The “Tri” does not mean three!

By Mike Pomranz
Updated April 01, 2020

Triscuit is one of those product names you don’t think about because it just sounds right. It’s like Spam: I don’t know what those first couple letters are all about, but the rest of the word checks out as food. And yet, once you do think about Triscuit, it doesn’t make a lot of sense. What’s the “Tri” mean? Is it just a play on words? Like “tri” is one better than “bi,” so this is a better biscuit?

This question troubled comedy writer Sage Boggs—and yesterday, he regaled Twitter with his deeply researched answer… to the tune of over 30,000 retweets and 139,000 likes. “OK, buckle up. I wanna talk to you about Triscuit,” he began with his first tweet on the subject, offering the exact distraction we all apparently need right now.

Danny Chan / Getty Images

You can read the answer yourself. It’s not a novel; it’s only nine tweets. But here are my one paragraph CliffsNotes. (Why they’re called CliffsNotes is another question.) Boggs said Googling the answer got him nowhere, so he reached out to Nabisco directly. All they knew was that the “TRI” didn’t mean three. So Boggs dug further and uncovered some old Triscuit ads. That’s where he found his answer.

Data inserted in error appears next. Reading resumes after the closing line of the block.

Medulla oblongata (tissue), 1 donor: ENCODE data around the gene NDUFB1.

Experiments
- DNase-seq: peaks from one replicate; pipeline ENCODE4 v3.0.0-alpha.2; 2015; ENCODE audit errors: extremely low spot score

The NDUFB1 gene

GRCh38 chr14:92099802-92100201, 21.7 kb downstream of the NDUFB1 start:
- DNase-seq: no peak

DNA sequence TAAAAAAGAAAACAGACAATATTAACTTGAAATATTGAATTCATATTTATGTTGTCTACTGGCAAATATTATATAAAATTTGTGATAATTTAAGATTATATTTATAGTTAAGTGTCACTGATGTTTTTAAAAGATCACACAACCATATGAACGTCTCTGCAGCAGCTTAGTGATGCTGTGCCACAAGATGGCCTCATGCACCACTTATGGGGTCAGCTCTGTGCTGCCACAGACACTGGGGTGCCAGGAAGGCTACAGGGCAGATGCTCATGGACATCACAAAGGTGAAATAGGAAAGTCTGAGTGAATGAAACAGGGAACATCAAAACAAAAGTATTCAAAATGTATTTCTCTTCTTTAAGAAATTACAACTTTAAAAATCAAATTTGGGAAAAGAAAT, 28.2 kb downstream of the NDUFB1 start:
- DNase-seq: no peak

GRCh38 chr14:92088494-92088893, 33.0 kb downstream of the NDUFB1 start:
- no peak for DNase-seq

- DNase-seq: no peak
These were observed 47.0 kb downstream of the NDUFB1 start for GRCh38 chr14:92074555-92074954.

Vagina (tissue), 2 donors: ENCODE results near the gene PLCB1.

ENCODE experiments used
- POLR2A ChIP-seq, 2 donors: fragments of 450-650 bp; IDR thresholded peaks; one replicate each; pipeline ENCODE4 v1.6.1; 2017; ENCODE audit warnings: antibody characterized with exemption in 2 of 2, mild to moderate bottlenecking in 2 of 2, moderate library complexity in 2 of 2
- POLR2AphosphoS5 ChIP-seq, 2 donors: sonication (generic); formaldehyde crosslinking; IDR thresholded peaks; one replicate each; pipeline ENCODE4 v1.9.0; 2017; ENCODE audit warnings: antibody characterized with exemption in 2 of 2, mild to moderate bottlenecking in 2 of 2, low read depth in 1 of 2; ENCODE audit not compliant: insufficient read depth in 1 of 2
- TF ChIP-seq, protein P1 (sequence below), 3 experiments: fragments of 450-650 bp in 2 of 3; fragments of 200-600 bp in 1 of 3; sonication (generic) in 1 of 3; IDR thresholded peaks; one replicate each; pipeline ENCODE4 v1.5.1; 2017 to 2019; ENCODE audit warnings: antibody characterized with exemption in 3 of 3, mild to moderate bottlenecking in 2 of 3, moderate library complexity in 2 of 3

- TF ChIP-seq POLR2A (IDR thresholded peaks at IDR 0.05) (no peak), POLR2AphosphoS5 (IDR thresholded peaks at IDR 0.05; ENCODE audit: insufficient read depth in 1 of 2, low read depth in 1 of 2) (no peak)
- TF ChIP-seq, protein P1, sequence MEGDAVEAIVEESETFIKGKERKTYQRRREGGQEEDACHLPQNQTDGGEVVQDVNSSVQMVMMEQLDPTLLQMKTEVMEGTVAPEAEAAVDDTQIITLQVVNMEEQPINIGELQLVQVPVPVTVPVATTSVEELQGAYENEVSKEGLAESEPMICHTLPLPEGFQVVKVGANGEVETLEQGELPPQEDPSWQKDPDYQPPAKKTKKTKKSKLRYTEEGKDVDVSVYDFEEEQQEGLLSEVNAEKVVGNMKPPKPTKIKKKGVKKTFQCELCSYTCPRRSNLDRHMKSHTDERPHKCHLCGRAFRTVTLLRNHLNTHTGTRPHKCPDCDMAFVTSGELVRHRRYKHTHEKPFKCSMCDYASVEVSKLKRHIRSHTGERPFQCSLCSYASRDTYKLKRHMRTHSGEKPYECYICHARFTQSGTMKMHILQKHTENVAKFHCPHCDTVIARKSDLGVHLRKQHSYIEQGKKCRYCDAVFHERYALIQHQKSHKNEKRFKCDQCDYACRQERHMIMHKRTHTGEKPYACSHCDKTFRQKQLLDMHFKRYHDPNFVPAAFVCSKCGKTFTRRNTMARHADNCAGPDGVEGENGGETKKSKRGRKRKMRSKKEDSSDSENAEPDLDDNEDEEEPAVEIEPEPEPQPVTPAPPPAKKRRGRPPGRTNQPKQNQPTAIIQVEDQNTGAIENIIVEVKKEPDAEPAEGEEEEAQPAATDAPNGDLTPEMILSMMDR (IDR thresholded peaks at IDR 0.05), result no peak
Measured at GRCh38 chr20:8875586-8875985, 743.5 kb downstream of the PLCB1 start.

“In the early 1900's, Triscuit was run out of Niagara Falls. And their big selling point? Being ‘baked by electricity.’ They were ‘the only food on the market prepared by this 1903 process.’ Look at the lightning bolts! And that's when it clicked—,“ he wrote. “Elec-TRI-city Biscuit. TRISCUIT MEANS ‘ELECTRICITY BISCUIT.’”

The story doesn’t end there, however. Boggs’ thread of tweets was so popular that Triscuit—those guys who previously told Boggs that “No business records survived which specifically explain the origins or inspiration for the name Triscuit”—went back into their records and, apparently, discovered, oh yeah, there it is…

“We had to go all the way up the ladder but we CAN confirm [high voltage sign emoji],” the brand tweeted. Triscuit then even updated their Twitter user name and bio to include these newly rediscovered facts.

“We did it, folks. WE DID IT,” tweeted Boggs with all the excitement of someone who wasn’t actually trying to do much of anything. But maybe he has found a new calling. Just an hour ago, Boggs tweeted an image showing that “the origin of the name Oreo is unknown.” Below that it says, “Ah shit, here we go again.” Hey, we all have a lot of time on our hands right now. Let’s do this, Sage!

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